For the West Yorkshire Playhouse this is a season of change. The name has reverted to the Leeds Playhouse, familiar to those with long memories as the name of the theatre's first incarnation when it was in borrowed university premises. At the same time the Playhouse is undergoing a major refurbishment and for the best part of a year plays will be staged in an on-site pop-up theatre, with the same configuration as the Playhouse's Quarry Theatre, but half the capacity.
The choice of Jim Cartwright's Road as the first play under the new/old name is inspired. For a start, the original Leeds Playhouse was famed for the brilliant agit-prop of Bill Hays who would have revelled in the energy and passionate political indignation of Cartwright's play, originally staged in the Thatcherite years, but sadly still appropriate today.
Equally the scenery store transformed into a theatre is perfectly suited to a play that was originally staged as a promenade production and needs some equivalent to that. The stage area is a long thin strip, with Hayley Grindle's design representing a row of terraced houses on two levels, joined by ladders and open staircases. In Amy Leach's vital production the narrator Scullery (Joe Alessi) takes us on a tour of the street, actors spring into action around and among the audience, and the effect is of a play that promenades the audience, not vice versa.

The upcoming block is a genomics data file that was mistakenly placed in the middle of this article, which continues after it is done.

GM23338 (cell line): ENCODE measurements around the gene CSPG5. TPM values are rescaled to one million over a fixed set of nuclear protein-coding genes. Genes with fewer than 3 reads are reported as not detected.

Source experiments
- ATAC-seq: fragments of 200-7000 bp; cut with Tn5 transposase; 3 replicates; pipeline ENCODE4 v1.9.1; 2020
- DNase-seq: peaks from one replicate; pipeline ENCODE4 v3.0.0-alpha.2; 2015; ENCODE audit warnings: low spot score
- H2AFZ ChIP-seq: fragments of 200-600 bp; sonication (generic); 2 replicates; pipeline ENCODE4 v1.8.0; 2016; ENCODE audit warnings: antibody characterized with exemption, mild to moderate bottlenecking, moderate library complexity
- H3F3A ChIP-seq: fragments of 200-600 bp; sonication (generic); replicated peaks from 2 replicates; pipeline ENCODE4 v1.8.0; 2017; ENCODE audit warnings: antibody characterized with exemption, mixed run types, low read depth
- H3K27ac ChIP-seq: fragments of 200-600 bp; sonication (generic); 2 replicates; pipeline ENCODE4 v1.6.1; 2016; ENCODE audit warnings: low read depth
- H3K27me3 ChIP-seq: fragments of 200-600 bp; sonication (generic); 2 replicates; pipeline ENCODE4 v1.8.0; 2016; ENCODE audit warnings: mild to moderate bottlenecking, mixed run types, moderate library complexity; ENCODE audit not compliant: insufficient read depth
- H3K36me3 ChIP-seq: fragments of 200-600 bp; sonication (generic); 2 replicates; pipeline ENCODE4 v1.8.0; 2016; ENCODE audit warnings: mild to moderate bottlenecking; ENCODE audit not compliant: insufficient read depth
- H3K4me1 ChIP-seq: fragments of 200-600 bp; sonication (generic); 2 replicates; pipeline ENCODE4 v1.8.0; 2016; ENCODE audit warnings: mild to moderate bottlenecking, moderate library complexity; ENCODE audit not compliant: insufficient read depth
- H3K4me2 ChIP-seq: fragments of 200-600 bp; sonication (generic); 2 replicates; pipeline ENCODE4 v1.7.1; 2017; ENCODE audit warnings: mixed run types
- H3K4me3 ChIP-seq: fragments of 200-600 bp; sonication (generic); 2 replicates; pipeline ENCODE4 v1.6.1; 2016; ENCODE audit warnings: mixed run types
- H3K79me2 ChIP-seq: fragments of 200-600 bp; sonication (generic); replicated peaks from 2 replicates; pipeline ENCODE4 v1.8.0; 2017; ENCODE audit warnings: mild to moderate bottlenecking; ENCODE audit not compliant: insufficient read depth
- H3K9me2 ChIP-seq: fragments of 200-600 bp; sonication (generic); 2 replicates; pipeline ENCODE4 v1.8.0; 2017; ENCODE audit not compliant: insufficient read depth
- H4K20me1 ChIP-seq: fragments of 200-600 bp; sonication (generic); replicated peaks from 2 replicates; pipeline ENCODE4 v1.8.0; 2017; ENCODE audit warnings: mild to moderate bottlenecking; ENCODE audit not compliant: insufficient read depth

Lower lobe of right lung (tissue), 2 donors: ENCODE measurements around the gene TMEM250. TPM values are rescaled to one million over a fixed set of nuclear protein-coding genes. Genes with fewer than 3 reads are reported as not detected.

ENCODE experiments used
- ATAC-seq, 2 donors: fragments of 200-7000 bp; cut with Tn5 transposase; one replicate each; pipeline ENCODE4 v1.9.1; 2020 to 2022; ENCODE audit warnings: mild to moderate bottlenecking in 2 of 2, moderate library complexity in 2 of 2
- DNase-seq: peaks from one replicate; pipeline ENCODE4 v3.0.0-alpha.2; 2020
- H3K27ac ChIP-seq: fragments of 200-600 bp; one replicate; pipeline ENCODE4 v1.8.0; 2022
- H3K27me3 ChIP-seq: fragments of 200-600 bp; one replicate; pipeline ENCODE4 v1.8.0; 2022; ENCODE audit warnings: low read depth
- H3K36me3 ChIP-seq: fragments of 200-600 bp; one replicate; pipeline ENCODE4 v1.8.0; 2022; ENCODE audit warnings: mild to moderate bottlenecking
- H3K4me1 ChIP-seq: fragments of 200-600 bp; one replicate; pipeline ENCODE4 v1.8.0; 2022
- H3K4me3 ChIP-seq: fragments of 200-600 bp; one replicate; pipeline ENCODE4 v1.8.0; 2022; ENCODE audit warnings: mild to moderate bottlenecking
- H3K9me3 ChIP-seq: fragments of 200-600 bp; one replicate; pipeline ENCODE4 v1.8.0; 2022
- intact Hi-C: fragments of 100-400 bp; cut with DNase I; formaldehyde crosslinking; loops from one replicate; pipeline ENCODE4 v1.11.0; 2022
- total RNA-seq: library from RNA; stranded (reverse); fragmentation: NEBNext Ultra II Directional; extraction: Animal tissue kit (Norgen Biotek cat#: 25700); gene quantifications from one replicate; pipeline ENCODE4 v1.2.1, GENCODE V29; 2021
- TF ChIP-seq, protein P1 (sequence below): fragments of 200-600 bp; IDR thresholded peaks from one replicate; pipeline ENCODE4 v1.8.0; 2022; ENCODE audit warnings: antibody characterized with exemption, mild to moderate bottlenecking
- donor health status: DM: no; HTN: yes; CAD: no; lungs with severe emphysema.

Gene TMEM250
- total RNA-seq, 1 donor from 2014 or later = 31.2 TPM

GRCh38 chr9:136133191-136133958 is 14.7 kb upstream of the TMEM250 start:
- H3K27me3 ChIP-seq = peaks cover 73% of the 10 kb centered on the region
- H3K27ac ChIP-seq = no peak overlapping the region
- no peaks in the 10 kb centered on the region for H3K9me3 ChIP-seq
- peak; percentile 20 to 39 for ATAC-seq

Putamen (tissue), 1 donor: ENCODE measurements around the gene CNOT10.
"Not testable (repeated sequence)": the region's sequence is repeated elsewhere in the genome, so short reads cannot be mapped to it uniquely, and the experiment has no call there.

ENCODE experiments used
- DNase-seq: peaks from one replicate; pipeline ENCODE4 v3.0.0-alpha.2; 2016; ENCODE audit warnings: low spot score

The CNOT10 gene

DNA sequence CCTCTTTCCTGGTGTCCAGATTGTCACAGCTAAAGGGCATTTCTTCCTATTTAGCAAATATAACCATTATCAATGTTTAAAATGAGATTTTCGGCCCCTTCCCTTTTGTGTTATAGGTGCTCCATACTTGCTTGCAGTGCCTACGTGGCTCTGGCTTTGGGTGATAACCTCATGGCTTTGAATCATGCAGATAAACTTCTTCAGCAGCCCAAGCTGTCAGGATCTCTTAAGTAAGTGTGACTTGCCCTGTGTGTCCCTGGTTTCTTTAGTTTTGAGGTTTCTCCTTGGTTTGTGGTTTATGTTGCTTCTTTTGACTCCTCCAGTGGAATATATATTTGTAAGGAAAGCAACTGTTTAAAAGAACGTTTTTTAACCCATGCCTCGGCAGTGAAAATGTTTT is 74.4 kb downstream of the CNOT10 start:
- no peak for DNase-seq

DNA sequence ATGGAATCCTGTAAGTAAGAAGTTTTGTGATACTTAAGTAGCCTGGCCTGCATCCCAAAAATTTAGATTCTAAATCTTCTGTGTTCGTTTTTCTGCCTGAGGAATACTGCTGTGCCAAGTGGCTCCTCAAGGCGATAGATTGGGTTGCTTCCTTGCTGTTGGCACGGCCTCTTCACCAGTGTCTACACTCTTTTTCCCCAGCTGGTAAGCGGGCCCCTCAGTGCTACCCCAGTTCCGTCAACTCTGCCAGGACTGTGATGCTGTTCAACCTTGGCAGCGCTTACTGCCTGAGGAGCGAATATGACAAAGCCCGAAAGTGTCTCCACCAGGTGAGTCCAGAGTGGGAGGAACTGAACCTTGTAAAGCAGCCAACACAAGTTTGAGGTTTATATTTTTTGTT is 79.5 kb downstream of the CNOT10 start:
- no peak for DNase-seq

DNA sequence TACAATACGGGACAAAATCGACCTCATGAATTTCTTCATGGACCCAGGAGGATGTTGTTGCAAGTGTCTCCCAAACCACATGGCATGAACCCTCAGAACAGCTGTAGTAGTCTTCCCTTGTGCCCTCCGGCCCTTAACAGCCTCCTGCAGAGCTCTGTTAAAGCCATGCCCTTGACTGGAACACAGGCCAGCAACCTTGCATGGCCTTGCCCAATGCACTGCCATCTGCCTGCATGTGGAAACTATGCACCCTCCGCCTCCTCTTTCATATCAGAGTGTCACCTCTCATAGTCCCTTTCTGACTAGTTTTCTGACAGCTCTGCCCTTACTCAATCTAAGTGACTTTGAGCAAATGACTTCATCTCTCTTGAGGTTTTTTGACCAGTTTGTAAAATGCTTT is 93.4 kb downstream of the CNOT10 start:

Leach draws splendidly raucous, expletive-spitting, often broadly comic performances when required from her excellent cast of nine. But above all this is a play about the effect of poverty and unemployment. So sex and booze provide a way of forgetting; other scenes show different responses, nostalgia for more comfortable days or an existential despair.
Cartwright shows great skill in juxtaposing, and even overlapping, contrasting scenes. A brief comedy sketch of a couple of drunks conning a bottle opener out of the neighbour they have just woken up is followed immediately by an intensely moving monologue from a wife with children, no money and a husband who is perpetually in the pub. The first half ends with an extended scene between two young people who cannot face continuing this life: the boy's despair at the futility of it all drawing in the bright sensible girl mourning the loss of the office job which she did well and which gave her a sense of identity. Typically, immediately after that, the interval is given over to DJ Bisto's set in the local pub and the second half begins in a riot of dancing and staggering drunkenly home or to the chippy.
Amy Leach brings out all the contrasts in a hugely energetic production that gives full value to the introspective monologues which break up the noisy scenes of dysfunctional families, in-the-street rows and having fun. Apart from Alessi, the cast members are listed for two parts each (in reality somewhat more), all sharply differentiated in an outstanding ensemble performance.